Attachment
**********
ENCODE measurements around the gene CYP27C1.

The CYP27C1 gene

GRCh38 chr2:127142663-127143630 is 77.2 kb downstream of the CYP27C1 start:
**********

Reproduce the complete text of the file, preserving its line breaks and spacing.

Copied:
ENCODE measurements around the gene CYP27C1.

The CYP27C1 gene

GRCh38 chr2:127142663-127143630 is 77.2 kb downstream of the CYP27C1 start: